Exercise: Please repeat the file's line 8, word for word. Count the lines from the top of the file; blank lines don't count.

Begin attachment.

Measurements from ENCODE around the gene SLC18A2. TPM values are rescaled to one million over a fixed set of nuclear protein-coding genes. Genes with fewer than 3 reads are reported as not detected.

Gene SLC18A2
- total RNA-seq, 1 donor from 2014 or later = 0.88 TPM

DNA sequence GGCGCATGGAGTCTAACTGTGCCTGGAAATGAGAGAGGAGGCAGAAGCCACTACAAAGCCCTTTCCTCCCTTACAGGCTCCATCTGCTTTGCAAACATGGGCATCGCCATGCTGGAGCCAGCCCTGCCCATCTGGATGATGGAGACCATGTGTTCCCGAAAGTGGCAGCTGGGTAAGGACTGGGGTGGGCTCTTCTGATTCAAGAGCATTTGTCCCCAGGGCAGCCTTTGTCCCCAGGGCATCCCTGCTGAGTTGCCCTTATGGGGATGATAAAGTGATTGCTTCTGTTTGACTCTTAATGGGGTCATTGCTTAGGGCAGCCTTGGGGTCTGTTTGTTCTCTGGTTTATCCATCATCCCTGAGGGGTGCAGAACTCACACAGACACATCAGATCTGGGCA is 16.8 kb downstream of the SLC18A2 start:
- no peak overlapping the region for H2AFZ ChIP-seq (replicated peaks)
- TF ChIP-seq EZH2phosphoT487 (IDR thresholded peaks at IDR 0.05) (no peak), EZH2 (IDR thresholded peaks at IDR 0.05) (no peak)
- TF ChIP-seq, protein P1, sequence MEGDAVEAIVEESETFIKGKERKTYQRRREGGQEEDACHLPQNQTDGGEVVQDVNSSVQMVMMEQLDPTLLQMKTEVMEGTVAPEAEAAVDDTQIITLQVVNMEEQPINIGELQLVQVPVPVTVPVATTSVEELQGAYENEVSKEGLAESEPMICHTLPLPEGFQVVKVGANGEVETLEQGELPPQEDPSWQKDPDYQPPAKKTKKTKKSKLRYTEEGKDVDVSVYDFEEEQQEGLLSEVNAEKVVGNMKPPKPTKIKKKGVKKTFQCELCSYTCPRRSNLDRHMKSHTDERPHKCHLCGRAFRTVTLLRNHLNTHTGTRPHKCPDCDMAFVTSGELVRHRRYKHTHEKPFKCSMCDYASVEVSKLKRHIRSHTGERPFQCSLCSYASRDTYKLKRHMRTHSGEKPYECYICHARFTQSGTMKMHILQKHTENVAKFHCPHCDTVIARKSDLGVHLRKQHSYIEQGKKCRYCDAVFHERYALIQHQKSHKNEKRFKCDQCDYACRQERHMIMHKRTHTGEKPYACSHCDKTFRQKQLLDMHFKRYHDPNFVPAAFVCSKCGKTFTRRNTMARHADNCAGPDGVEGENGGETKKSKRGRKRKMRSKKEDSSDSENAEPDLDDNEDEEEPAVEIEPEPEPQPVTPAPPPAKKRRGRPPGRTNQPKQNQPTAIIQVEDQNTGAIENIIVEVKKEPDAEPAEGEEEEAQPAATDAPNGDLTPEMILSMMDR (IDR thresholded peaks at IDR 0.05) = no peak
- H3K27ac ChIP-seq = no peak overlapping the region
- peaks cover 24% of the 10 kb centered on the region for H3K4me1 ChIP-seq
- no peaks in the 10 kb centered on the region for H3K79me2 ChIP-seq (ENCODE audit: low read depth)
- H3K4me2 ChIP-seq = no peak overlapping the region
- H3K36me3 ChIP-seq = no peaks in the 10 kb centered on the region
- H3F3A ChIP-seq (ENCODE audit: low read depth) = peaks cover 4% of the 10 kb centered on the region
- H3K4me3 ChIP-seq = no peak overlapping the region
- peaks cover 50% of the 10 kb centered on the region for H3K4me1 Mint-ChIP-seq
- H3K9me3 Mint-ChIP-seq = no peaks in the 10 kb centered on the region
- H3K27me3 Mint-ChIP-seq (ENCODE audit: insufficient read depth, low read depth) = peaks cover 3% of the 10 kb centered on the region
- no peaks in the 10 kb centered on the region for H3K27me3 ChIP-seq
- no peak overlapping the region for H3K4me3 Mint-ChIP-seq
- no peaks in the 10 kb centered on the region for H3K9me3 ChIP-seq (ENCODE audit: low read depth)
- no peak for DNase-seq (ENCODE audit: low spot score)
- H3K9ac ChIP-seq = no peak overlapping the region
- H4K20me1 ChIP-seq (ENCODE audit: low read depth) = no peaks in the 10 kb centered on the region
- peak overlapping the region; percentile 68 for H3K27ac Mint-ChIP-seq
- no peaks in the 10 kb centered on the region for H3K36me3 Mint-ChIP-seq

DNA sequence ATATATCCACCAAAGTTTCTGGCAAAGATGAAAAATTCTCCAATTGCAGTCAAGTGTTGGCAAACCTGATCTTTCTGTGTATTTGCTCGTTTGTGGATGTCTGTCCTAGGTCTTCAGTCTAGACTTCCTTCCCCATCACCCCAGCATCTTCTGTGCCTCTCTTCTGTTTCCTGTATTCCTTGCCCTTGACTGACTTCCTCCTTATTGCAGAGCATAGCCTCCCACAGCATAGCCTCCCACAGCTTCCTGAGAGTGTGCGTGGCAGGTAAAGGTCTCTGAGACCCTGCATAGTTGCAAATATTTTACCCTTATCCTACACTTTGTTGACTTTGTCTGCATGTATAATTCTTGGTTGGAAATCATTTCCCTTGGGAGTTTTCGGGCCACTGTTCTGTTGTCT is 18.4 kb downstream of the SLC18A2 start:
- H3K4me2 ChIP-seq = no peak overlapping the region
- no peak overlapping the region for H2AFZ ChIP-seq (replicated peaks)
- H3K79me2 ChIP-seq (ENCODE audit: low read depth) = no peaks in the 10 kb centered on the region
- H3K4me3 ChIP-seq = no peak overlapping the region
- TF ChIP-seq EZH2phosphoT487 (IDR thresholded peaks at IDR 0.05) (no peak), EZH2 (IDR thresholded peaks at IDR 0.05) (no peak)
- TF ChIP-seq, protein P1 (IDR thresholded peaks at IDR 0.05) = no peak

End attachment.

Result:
- H3K27ac ChIP-seq = no peak overlapping the region